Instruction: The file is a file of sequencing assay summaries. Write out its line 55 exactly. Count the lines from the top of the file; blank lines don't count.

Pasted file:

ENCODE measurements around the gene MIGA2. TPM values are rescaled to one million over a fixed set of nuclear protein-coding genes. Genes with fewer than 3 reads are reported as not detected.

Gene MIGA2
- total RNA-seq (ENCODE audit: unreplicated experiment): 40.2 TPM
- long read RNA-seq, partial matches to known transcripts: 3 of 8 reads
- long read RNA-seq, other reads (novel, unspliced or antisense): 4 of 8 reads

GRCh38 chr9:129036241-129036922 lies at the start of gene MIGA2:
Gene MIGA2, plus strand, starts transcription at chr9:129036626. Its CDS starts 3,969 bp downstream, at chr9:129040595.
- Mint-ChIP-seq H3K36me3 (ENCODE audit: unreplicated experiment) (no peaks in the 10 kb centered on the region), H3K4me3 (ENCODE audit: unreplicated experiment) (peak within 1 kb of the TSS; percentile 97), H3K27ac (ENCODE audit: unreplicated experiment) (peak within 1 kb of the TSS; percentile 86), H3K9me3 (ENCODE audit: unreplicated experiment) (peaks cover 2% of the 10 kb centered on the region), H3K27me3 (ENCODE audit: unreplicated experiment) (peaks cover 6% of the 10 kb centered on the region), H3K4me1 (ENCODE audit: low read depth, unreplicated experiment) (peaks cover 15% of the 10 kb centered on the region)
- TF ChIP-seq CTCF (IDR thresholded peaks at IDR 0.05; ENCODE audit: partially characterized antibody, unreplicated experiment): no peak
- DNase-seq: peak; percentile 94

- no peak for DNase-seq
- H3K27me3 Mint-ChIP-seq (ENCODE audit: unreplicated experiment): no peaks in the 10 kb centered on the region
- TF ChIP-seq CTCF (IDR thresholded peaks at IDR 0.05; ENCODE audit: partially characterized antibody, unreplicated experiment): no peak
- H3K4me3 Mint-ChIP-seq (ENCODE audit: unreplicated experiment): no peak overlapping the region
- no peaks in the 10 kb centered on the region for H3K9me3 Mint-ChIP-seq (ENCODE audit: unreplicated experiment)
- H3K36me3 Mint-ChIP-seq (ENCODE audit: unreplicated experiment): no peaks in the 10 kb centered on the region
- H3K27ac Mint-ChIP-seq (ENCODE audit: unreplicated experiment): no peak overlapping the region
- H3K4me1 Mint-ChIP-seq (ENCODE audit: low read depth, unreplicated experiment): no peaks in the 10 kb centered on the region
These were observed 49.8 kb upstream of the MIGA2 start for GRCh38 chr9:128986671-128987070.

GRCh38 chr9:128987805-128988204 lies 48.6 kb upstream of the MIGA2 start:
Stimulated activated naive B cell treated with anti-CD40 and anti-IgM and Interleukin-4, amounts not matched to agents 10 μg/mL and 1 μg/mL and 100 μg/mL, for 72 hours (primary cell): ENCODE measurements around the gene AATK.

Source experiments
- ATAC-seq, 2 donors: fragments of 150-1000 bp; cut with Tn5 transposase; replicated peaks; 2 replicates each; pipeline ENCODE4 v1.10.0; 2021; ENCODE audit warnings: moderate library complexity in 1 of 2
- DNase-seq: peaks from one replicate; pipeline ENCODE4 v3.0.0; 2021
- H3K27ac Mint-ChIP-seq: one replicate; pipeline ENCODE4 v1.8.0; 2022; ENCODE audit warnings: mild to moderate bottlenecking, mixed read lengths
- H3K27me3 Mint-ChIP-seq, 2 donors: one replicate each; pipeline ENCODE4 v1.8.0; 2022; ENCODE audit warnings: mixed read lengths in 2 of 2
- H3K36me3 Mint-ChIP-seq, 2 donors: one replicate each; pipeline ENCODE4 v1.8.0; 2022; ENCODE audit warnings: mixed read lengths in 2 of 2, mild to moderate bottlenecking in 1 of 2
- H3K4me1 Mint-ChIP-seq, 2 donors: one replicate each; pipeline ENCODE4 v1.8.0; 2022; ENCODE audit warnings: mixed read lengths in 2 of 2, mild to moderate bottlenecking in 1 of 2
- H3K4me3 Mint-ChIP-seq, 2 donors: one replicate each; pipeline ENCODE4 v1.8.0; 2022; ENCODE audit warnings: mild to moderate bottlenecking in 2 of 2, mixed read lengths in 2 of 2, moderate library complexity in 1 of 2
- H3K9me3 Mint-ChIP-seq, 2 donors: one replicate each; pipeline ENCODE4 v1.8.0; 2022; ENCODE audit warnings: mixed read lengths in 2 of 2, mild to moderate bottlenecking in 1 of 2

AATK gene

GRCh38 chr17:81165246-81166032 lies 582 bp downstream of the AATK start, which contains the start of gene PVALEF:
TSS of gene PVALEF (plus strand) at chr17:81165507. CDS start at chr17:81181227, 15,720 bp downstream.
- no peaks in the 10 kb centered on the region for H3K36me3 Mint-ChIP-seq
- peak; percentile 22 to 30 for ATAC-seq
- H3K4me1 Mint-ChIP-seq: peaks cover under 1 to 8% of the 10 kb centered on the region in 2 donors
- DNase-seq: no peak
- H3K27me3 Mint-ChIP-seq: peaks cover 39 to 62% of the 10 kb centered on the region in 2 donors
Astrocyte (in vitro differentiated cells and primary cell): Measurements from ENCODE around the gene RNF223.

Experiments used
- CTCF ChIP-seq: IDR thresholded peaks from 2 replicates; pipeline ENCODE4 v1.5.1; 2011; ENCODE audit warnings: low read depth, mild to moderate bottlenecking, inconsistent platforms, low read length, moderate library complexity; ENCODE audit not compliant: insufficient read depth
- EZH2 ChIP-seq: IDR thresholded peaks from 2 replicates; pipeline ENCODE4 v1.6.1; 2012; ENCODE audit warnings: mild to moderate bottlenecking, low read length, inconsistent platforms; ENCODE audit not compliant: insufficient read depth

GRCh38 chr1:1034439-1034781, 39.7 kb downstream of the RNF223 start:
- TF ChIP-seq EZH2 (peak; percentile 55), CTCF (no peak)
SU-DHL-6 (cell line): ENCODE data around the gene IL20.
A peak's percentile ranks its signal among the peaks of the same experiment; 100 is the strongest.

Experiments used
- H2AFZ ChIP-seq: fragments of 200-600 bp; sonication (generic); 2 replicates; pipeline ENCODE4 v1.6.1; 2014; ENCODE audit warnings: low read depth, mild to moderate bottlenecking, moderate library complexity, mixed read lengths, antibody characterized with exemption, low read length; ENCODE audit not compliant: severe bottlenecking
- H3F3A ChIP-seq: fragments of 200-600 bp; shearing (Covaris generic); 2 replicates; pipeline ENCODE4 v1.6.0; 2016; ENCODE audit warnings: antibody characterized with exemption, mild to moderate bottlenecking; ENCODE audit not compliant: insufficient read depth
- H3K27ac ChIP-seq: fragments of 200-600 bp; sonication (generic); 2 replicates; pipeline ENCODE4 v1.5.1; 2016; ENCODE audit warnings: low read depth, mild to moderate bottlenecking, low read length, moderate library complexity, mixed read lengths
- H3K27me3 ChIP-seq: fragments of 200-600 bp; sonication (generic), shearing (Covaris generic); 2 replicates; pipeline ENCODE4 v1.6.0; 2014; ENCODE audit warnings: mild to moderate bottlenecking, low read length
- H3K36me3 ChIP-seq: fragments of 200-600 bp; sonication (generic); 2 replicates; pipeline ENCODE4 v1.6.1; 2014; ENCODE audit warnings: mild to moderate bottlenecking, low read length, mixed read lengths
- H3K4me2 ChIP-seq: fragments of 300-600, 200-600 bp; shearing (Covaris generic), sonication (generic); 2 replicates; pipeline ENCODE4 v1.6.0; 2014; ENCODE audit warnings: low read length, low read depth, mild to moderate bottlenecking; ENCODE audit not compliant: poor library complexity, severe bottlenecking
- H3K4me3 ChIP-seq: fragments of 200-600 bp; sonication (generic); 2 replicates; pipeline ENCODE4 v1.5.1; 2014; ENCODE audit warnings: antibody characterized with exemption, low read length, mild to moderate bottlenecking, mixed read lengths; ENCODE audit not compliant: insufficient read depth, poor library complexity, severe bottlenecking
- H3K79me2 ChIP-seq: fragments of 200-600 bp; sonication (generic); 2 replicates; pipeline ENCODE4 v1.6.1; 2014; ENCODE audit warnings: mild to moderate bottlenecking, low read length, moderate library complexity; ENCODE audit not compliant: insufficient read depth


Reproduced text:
- H3K79me2 ChIP-seq: fragments of 200-600 bp; sonication (generic); 2 replicates; pipeline ENCODE4 v1.6.1; 2014; ENCODE audit warnings: mild to moderate bottlenecking, low read length, moderate library complexity; ENCODE audit not compliant: insufficient read depth